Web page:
We then led our elephants to the river and washed and dried them ~ makes doing the dishes at home seem like a walk in the park. Once all the elephants were clean, we were taught how to climb onto our elephant, which is a lot freaking harder than it looks.  We then rode our elephants up through the mountain. The best part about this was we were on the elephant by ourselves. Before starting, we were taught some Thai commands to talk to our elephant and off we went, a train of majestic elephants, carrying a bunch of morons yammering away in a combination of Thai and English.

We ended up at a waterfall, where we ate lunch and then we were asked if we wanted to swim with the elephants. Uhh hell yes... Swimming with elephants in a waterfall sounds really romantic and lovely but in reality, its just you clinging unceremoniously to the back of your elephant while it rolls around in the water and you try not to get crushed beneath it.  But awesome all the same.  And then we rode back and said goodbye to our newly found elephantine friends.  I fell in love with Lucky ~ the only thing stopping me from bringing her home with me was the fact that she wouldn't fit in my pocket.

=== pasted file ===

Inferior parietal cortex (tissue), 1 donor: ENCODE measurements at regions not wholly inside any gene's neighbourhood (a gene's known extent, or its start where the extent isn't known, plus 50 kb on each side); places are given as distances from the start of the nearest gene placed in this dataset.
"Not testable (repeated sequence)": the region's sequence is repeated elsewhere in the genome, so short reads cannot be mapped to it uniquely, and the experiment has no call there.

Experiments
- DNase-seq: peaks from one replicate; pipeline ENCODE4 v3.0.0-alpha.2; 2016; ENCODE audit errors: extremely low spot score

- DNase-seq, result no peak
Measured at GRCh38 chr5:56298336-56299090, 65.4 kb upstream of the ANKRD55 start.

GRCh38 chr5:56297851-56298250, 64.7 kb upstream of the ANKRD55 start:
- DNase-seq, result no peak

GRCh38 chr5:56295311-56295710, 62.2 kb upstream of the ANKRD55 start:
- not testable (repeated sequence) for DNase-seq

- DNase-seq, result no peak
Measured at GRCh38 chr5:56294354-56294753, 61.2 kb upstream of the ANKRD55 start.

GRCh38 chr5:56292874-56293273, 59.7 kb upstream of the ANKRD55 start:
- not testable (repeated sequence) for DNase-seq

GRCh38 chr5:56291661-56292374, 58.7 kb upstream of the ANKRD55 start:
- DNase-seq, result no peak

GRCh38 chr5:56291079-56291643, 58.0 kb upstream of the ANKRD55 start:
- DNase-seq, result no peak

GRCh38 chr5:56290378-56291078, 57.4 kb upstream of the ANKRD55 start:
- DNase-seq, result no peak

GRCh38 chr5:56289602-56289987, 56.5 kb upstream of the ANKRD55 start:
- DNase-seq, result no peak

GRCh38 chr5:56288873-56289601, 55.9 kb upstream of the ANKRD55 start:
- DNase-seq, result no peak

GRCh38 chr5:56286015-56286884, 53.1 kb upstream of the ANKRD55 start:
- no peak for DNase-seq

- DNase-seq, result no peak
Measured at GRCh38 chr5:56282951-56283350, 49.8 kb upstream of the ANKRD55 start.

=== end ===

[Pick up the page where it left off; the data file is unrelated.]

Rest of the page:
So there you have it.  Take the path less travelled, and try not to leave my footprints. 

Interested to read more of my experiences?  Visit my blog, Four Eyes and Thunder Thighs. See you there!

Author Bio: 

Cindy is a physiotherapist from Adelaide, Australia. She has no previous writing experience and has only just entered into the world of blogging, but is incredibly excited to be able to share her travel experiences with us.


  1. I love your photos! Hopefully this sends a message to a few travellers so they are weary of what they're supporting when they go to places like the Tiger Temple.

    1. Thank you Daniel for your views. This article will definitely be very useful to our fellow travellers who will be going to Tiger Temple for the first time. Moreover, Cindy's experiences will serve as a guide on what to expect.

  2. Hello Cindy. I read your precious post and I really enjoyed it. You have shared here wonderful information and beautiful experience with us. Thank you so much for your efforts.